5 Tips for Coming Out to Your Doctor


Doctors can better treat their patients, generally, when they know more about the patient, like if the patient is a smoker, has a family history of cancer, or may be pregnant.

Intake questions don’t always include sexual orientation and gender identity, and this means important health factors might be missed that could give doctors clues to additional screening, or facilitate more open and honest patient-doctor communication.

LGBTQ+ People Have Specific Health Needs

Members of LGBTQ+ communities are at increased risk for certain health conditions, so when a doctor knows the patient is LGBTQ+, they can know to ask relevant questions and provide appropriate education.

Some health needs and conditions that affect people who are LGBTQ+ in unique ways include:

  • Cancer Queer women may be at increased risk for breast, cervical, and ovarian cancer, according to the American Cancer Society. This is possibly due to lower rates of preventive screening, according to the National LGBT Cancer Network. A study published in 2018 in the American Journal of Preventive Medicine showed that transgender and gender-nonconforming adults are more likely to avoid preventive screenings for these cancers due to discomfort with medical professionals. Smoking, HPV, HIV, and obesity — all more prevalent in LGBTQ+ communities, according to the National LGBT Cancer Network — increase the risk of cancer.
  • Heart disease Queer women and men are more likely to have cardiovascular disease due to tobacco, drug, and alcohol use; increased BMI; and mental health issues like stress, research shows.
  • HIV and STIs Queer men in the United States have an estimated 1 in 6 lifetime risk of HIV infection, compared with 1 in 524 for straight men and 1 in 253 for straight women, according to the Centers for Disease Control and Prevention (CDC).
  • Obesity Lesbians and bisexual women are nearly twice as likely as straight women to have obesity, research shows.
  • Mental health LGBTQ+ people are at increased risk for depression and suicide, research shows.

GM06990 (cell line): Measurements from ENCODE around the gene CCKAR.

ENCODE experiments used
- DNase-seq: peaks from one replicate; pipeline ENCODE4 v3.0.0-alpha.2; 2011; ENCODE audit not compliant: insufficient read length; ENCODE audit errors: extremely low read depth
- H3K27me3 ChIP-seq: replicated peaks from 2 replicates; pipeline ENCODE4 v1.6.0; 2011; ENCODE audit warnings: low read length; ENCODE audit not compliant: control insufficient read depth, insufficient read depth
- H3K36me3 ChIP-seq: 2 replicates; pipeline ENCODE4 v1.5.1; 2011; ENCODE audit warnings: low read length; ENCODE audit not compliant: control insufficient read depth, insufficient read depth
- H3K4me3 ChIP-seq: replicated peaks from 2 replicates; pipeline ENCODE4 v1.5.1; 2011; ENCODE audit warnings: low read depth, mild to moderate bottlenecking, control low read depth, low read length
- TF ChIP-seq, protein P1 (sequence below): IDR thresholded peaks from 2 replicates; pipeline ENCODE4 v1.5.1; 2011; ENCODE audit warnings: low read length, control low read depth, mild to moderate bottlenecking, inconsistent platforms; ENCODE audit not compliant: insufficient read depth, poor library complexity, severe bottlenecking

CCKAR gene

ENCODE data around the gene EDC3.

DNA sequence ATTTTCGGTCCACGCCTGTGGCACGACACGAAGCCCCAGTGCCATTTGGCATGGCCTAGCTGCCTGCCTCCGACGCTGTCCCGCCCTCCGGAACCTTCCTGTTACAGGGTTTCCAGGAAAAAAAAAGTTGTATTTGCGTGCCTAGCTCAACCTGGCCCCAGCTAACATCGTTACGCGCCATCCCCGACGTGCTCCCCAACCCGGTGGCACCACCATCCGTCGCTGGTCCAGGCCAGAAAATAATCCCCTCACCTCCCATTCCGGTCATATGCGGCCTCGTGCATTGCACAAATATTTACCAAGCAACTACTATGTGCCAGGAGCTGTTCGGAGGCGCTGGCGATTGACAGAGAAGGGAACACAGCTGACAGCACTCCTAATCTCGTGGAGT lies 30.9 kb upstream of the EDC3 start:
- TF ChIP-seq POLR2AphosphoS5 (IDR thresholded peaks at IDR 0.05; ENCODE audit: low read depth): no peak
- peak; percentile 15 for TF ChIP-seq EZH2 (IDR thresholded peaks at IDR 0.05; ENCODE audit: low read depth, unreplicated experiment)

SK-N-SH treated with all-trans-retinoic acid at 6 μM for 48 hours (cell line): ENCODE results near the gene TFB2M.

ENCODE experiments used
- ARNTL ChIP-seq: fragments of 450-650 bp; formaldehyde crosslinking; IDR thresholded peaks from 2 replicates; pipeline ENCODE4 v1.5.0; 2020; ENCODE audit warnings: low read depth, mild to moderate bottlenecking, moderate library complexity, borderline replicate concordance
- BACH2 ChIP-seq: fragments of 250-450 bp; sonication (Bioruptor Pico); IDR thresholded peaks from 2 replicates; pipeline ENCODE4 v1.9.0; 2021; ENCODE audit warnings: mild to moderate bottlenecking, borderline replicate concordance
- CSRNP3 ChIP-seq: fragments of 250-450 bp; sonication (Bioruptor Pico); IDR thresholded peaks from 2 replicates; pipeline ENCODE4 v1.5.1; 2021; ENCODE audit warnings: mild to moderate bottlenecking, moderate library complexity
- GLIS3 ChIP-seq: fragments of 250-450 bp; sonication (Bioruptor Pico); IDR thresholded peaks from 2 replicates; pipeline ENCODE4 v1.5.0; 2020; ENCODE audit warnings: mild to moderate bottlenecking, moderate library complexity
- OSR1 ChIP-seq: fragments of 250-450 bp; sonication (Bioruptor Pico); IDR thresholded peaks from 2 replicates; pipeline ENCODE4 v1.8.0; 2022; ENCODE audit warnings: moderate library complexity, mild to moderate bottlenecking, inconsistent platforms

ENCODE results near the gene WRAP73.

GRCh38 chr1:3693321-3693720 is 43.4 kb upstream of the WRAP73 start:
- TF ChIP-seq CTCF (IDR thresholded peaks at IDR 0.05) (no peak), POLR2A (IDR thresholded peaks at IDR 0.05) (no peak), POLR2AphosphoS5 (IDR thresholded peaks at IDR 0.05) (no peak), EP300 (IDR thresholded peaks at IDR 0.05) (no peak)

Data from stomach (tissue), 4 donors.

• Sexual violence Forty-six percent of bisexual women and 47 percent of transgender people experience sexual assault, according to the CDC.
  • Smoking, alcohol, and substance use Tobacco use is higher with LGBTQ+ adults and teens than non-LGBTQ+ peers — three times higher for those in middle school, according to the CDC.

These disparities may be caused in part by discrimination in healthcare (or fear of it), lower rates of health insurance, higher rates of homelessness, lower rates of certain screenings, and the effects of stress from lack of social acceptance, according to the National LGBT Health Education Center.

Open Communication With Your Doctor Can Lead to Better Care

Jorge Ramallo, MD, MPH, the medical director of Inova Pride Clinic in Falls Church, Virginia — a primary care clinic with an LGBTQ+ focus — says that a main reason to come out to your doctor is to help them understand the full you.

“You want to create that trust with the clinician that’s going to be taking care of you and looking at your health holistically,” Dr. Ramallo says. “You want somebody that actually knows your background, understands where you’re coming from, understands your circumstances, and can connect it to resources depending on your situation.”

For example, he says, if you’re facing challenges around food security, housing security, access to health insurance, or paying for your medications, a physician could connect you to a social worker or programs to help with those issues, which are all connected to your overall health.

“We cannot connect you to resources if we don’t know what you’re going through,” Ramallo says. Awareness of your full present and past health and life circumstances enables them to get you the best care — and if they know your identities, they can know what screenings to recommend based on your increased risks.


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